by Matt Alderton | April 26, 2019
The people who attend meetings and events are diverse in age, gender, race, ethnicity, ability and sexual orientation. If you want to successfully engage them, you need to recruit speakers who are just as diverse as they are, author Ken Sterling writes in an article for Northstar Meetings Group.

"The world is full of variety. So why do events so often feature speakers and panelists who are consistently just straight, white and male?" Sterling asks. "If you want to [succeed with attendees], you need to break up the old school fraternity and bring in more people who look like the real world."

If you want to diversity your speakers, the most effective thing you can do is diversify the group whose job is finding them, Sterling advises. "Panels tend to mirror the teams that create them," he says. "When you have all white men picking a panel, the panel tends to be all white men. But when you add diverse people to the planning committee, the panel will start to represent a more global view."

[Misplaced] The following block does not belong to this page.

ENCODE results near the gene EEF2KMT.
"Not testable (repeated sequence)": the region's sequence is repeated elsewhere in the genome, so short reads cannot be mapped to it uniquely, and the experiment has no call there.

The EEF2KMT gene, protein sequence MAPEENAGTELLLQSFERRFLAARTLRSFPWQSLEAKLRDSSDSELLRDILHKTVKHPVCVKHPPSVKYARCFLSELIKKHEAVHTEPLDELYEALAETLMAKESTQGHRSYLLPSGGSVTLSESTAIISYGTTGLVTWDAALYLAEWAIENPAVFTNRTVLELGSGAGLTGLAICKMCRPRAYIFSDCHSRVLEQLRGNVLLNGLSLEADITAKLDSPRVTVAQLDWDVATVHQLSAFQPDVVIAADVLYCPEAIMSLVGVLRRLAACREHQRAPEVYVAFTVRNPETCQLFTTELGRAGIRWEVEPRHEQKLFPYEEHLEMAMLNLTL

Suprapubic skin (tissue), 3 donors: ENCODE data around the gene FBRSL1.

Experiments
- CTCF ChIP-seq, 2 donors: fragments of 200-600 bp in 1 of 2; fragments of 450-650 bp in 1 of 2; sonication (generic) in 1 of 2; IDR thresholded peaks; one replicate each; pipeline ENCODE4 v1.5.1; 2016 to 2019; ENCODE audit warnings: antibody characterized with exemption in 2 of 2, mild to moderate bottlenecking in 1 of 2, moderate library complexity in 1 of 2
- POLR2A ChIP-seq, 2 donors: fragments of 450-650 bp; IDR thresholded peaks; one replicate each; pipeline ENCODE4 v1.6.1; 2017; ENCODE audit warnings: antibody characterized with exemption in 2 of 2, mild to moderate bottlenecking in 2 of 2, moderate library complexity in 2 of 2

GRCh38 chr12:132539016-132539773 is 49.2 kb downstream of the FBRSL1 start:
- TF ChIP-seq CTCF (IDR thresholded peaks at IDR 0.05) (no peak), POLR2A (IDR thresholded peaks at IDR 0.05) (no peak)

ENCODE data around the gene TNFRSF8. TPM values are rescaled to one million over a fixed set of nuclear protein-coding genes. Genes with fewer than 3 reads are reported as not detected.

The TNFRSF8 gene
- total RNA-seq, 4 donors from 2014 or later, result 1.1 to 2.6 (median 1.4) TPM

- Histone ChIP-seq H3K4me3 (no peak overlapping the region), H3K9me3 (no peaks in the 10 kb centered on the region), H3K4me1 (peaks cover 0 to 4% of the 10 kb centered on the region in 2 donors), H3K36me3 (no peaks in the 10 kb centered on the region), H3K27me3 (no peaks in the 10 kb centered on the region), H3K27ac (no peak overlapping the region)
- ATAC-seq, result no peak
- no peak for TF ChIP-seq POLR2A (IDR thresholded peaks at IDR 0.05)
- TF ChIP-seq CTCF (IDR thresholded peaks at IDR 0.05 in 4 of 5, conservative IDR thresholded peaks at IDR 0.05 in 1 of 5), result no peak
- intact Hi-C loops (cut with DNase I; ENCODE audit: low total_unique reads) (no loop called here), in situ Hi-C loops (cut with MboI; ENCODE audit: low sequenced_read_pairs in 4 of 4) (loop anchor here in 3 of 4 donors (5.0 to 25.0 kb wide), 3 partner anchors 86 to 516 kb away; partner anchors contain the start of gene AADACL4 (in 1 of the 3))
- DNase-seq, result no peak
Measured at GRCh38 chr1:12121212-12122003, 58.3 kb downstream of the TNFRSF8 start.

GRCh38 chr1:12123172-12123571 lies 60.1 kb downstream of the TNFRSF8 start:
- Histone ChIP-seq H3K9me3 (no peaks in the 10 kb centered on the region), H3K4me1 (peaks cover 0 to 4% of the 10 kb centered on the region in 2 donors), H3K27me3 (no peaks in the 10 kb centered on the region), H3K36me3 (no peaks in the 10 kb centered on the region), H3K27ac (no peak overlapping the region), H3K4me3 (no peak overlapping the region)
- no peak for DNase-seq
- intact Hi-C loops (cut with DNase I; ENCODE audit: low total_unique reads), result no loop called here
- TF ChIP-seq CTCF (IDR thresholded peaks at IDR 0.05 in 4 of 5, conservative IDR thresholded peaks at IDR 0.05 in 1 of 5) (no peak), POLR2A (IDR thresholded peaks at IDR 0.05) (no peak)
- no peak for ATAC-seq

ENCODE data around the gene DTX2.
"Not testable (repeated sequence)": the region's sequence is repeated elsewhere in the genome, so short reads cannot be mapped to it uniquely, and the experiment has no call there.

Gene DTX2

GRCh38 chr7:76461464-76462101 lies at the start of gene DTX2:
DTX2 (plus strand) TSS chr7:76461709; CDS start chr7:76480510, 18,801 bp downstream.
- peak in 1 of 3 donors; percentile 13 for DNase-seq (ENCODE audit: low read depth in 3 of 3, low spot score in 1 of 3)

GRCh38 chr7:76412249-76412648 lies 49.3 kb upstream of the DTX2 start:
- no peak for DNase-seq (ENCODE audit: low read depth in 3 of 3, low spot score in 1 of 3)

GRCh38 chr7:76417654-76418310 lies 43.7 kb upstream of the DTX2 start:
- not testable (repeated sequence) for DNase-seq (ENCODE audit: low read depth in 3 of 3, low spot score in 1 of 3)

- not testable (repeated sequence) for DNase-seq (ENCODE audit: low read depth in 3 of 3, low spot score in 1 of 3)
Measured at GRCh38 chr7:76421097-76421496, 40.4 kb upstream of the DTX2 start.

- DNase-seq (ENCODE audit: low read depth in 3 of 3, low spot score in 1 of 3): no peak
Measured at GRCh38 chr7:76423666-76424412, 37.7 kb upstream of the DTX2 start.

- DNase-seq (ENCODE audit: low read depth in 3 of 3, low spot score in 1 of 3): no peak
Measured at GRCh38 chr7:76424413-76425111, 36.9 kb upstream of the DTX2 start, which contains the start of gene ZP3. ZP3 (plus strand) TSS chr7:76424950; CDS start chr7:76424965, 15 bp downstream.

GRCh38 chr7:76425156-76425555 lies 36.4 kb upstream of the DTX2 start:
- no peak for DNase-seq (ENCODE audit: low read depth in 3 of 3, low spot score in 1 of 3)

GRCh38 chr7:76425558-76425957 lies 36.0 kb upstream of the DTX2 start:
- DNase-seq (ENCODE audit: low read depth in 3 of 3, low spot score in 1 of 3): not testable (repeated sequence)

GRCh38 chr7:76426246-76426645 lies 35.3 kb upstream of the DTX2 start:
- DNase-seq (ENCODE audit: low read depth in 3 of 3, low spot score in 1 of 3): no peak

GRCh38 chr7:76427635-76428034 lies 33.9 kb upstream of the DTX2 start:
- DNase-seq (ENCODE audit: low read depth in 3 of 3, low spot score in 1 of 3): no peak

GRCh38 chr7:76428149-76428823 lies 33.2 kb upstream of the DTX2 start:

Tread lightly, though: You still should choose speakers based on their credentials, not which demographic boxes they check.

"Ask people to be on your panel because of their … point-of-view, not just because they are women, people of color, members of [the] LGBTQ community or indigenous people," Sterling concludes. "If you have singled these people out, it should be because of their expertise in their fields and their work has caught your eye."

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